3 Apr 2017

Papua New Guinea's economy has 'fallen off a cliff'

4:47 pm on 3 April 2017

Papua New Guinea's Treasurer says the country's economy has "fallen off a cliff" under the present government, led by Peter O'Neill.

But Patrick Pruaitch's damning revelation on the state of PNG's economy has been described as a political ploy on the eve of the country's five-yearly elections.

Papua New Guinea Treasurer Patrick Pruaitch (clutching folders) listens to Prime Minister Peter O'Neill (pointing finger) in parliament.

Papua New Guinea Treasurer Patrick Pruaitch (clutching folders) listens to Prime Minister Peter O'Neill (pointing finger) in parliament. Photo: RNZI / Johnny Blades

After releasing the Final Budget Outcome 2016 Report last Friday, Mr Pruaitch said the Government's total debt sat at K21.6 billion, or US$6.6 billion.

As recently as January, government figures were putting the debt at US$5.9 billion.

The 2016 Supplementary Budget calculated that revenues would increase by US$284 million but the Final Budget Outcome showed revenue actually fell by US$378 million - a difference of US$663 million.

Pressure has been building on PNG's government to reveal its true financial position for months.

Now, after successive years of collapsed revenues, the Treasurer admitted that the government's spending spree has exacerbated an economic rut where jobs in the formal sector have been falling since 2014.

"Our current government has been proudly boasting in its speeches that PNG was going to have the highest growth rate in the world. It failed to correct itself when this did not eventuate," he said.

"All Papua New Guineans would be better off today if our government had given more consideration to the quality of its spending than in promoting extravagant projects built at highly inflated costs."

Mr Pruaitch also said that despite government claims, the GDP growth rate had eroded in recent years and was expected to keep falling for the next several years.

"It seems like the economy has virtually fallen off a cliff under the present government," said the Treasurer.

Blame game

Although he has presided over the Treasury for three years, Mr Pruaitch has passed the blame on to the prime minister for allowing PNG to wrack up a record level of debt.

After a steady growth in deficit levels in the past five years, PNG's public debt is now 258 percent of its 2012 level.

According to the PNG Treasury, the debt to GDP ratio is 32.6 percent and so exceeds the 30 percent limit set out in the Fiscal Responsibility Act.

Digesting Papua New Guinea's 2017 National Budget.

Digesting Papua New Guinea's 2017 National Budget. Photo: RNZI / Johnny Blades

While Peter O'Neill has yet to comment, his Finance Minister James Marape has released a statement responding to the Treasurer's claims.

He defended the O'Neill government's record of developing infrastructure and meeting promises on free education and health, despite the heavy hit that PNG's economy sustained since 2014 due to a prolonged commodity prices slump.

"We were beset by many other global economic challenges and phenomenons like drought related to the shut-down of Ok Tedi (copper and gold mine)."

"We embarked upon a five-year money plan that had deficit as part of the way forward," Mr Marape said.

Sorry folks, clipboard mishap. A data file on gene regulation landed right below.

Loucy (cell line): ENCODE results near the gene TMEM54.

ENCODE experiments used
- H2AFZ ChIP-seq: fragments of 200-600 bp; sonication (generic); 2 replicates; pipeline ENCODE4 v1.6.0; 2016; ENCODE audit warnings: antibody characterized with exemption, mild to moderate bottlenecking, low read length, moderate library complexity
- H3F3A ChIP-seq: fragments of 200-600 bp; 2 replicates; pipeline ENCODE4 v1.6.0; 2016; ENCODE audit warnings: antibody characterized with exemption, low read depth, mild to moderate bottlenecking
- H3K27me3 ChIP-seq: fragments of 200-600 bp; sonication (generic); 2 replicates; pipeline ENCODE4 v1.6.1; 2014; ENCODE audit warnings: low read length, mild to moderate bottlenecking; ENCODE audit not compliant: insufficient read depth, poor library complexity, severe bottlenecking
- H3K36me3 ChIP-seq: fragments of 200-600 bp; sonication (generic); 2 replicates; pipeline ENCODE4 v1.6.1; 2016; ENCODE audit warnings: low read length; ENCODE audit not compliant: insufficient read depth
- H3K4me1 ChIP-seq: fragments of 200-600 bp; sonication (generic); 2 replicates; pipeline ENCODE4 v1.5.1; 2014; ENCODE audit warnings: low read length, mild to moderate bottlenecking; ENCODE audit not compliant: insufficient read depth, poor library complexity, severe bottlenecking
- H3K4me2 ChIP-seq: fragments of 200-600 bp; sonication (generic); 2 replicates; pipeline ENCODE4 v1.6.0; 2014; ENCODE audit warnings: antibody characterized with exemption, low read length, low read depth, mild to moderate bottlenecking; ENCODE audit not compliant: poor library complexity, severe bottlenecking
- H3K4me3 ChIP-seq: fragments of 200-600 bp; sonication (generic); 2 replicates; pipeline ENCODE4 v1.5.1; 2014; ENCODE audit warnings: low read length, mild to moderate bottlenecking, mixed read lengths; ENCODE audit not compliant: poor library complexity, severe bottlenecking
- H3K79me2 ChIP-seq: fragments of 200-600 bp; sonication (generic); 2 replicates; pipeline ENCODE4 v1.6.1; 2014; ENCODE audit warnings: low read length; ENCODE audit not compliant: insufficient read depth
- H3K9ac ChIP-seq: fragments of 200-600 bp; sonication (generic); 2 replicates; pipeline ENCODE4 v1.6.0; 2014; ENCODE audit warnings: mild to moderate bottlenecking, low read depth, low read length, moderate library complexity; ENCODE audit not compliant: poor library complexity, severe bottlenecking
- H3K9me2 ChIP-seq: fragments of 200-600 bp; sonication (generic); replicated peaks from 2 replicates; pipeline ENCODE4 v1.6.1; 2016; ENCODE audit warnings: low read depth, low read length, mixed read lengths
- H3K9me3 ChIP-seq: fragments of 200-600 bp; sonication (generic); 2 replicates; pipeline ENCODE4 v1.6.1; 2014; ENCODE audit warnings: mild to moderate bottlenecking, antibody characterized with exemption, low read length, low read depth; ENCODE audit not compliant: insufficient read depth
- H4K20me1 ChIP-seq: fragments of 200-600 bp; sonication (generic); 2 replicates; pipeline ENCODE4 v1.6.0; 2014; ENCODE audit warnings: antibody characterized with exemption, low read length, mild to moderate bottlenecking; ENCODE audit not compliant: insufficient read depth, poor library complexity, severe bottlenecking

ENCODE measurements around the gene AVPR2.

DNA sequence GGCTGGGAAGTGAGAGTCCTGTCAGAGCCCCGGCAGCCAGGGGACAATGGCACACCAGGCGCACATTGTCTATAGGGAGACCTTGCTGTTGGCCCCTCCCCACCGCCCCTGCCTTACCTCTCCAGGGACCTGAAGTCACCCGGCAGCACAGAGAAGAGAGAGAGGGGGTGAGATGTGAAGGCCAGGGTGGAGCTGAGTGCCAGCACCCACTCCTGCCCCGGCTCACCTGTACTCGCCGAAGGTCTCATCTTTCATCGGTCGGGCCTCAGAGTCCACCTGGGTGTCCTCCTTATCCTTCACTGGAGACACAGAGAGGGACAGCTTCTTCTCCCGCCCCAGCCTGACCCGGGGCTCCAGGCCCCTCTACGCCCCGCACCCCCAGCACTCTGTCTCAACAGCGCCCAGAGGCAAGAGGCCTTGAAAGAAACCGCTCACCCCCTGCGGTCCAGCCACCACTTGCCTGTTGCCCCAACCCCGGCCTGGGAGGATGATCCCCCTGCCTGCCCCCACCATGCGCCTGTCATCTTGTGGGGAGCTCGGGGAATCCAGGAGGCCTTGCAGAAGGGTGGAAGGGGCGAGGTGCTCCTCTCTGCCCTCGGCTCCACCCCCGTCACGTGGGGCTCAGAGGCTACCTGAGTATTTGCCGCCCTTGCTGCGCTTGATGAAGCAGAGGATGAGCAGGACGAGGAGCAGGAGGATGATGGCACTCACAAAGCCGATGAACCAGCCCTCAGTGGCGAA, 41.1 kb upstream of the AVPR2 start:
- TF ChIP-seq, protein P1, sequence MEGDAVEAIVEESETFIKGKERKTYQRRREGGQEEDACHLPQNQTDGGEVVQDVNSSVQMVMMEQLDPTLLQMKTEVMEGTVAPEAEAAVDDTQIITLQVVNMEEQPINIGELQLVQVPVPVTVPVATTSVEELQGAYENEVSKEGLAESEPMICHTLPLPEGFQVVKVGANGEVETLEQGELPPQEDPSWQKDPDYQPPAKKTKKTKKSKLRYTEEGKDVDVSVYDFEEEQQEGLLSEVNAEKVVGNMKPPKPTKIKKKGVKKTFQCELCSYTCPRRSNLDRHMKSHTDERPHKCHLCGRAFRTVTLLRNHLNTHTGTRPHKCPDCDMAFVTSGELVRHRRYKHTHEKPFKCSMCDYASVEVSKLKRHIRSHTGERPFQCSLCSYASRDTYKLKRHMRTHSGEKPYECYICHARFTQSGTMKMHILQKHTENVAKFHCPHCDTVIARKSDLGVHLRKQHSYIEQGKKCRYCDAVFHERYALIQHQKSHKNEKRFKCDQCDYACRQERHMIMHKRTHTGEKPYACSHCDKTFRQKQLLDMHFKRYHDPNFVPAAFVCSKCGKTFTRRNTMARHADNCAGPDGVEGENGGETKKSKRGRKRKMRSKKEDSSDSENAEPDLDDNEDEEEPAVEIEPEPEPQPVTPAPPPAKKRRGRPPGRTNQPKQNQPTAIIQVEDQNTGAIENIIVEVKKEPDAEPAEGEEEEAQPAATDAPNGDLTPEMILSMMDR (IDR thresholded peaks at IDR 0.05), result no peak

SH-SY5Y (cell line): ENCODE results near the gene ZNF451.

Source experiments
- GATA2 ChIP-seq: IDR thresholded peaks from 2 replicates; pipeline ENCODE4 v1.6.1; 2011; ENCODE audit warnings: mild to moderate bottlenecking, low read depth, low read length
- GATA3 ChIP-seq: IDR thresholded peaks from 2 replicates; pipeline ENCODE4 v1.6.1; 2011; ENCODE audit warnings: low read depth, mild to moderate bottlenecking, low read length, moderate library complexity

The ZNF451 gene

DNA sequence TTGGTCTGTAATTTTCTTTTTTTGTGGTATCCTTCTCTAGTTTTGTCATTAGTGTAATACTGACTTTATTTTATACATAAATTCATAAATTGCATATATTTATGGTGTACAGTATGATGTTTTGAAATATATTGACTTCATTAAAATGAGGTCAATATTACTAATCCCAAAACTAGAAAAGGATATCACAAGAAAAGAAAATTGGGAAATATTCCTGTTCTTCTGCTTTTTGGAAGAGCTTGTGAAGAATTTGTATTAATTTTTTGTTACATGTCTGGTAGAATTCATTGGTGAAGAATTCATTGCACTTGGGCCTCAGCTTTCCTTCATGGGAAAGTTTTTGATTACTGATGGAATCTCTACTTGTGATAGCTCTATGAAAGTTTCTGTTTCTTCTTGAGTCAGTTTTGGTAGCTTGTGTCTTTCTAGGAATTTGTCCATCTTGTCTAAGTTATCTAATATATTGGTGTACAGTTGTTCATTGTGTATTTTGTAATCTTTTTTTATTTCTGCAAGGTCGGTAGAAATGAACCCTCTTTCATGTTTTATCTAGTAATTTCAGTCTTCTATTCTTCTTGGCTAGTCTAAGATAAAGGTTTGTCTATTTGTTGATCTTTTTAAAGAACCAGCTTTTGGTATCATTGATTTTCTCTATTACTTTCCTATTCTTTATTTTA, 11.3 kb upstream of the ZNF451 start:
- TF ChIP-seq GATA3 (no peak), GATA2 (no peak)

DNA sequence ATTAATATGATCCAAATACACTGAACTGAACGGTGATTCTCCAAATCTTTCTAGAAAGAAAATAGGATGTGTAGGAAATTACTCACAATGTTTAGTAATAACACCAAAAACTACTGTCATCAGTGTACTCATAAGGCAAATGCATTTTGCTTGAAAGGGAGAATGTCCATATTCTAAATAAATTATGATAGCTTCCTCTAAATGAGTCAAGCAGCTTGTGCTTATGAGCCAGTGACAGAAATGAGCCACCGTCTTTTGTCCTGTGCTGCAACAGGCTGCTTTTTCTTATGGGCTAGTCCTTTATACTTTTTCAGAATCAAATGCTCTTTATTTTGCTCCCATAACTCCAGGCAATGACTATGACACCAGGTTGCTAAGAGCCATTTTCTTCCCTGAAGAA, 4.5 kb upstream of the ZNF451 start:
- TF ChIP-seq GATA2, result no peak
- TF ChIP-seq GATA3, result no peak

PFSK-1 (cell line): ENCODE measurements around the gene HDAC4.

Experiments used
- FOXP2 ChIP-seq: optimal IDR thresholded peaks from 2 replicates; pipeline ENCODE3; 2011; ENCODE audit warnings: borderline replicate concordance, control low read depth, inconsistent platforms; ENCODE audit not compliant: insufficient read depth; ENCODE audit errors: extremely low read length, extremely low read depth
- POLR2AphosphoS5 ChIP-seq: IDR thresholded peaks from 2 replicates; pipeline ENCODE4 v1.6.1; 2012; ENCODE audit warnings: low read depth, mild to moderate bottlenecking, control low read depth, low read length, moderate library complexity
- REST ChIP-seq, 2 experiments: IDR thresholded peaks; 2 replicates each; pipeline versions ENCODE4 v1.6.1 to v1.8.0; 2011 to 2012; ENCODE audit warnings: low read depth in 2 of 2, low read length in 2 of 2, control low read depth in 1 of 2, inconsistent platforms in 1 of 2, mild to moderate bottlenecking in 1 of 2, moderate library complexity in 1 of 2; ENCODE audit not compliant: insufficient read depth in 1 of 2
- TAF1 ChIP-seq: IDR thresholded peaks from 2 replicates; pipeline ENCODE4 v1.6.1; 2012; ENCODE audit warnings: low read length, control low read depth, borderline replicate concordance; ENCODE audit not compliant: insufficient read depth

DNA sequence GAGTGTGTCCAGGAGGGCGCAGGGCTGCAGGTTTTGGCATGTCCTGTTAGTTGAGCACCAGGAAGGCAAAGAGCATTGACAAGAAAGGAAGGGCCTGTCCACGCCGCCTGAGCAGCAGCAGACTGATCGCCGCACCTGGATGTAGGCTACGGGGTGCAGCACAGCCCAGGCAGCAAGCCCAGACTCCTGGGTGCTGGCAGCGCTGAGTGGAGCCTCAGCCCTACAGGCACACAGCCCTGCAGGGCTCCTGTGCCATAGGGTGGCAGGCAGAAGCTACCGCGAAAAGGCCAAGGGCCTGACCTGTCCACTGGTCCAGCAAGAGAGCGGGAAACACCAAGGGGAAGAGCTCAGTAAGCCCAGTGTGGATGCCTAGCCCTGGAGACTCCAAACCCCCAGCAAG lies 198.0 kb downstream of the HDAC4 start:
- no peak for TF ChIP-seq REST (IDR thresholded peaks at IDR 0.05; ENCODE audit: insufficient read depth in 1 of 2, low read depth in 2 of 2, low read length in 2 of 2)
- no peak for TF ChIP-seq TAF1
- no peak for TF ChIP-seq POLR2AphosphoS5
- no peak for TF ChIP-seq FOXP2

The Minister said that Mr Pruaitch, as Treasurer, knew of this money plan that would bring the budget back to balance around this time.

"We now know he had a political motive behind his lacklustre performance as Treasurer."

Mr Pruaitch's revelations portrayed Mr O'Neill as a micro-manager of all ministries, including Treasury, where ministers were relatively powerless.

However Mr Marape said the government was a consultative administration and that Mr Pruaitch was "placed in the highest echelons to offer alternatives".

Campaigning

It is not unusual in PNG for coalition partners to fall out spectacularly, shortly before elections.

Patrick Pruaitch's revelations would seem to indicate the end of the road for his working relationship with the prime minister.

However, as leader of the National Alliance - PNG's second biggest party after Mr O'Neill's People's National Congress - Mr Pruaitch appears to be manoeuvring ahead of June's general elections.

He has indicated his desire to be prime minister and for his party to be in charge of government again.

At the tail end of the National Alliance-led government's tenure under Sir Michael Somare in 2011, PNG's total debt was US$2.3 billion.

Mr Pruaitch was a leading part of that government, including a stint as Treasurer.

When he made the revelation about the current state of PNG's economy, he was addressing a National Alliance conference in Port Moresby.

Coastal village of Hanuabada, adjacent to the CDB, in Papua New Guinea's capital Port Moresby.

Coastal village of Hanuabada, adjacent to the CDB, in Papua New Guinea's capital Port Moresby. Photo: RNZ/Johnny Blades

James Marape's statement in response suggested Mr Pruaitch's "outburst" was a political ploy ahead of the elections.

"The National Alliance Party can retrospectively try to claim resuscitating our economy in 2002 to 2007, and the massive gains of surplus in 2008 to 2010 exacerbated by the extraordinary prices of commodity in that corresponding period."

"But least we forget under that period a massive K8 Billion budget surplus was squandered in a centralised government manner when he equally presided as the Treasurer then," the Minister for Finance said.

However, the new figure of US$6.6 billion in total debt may not even come near the real level.

Large state loans not included on the budget record, such as a US$1.8 billion China Exim Bank loan and a US$900 million UBS loan, were taken up by state-owned companies rather than the government.

PNG's true debt level may be closer to US$9 billion.

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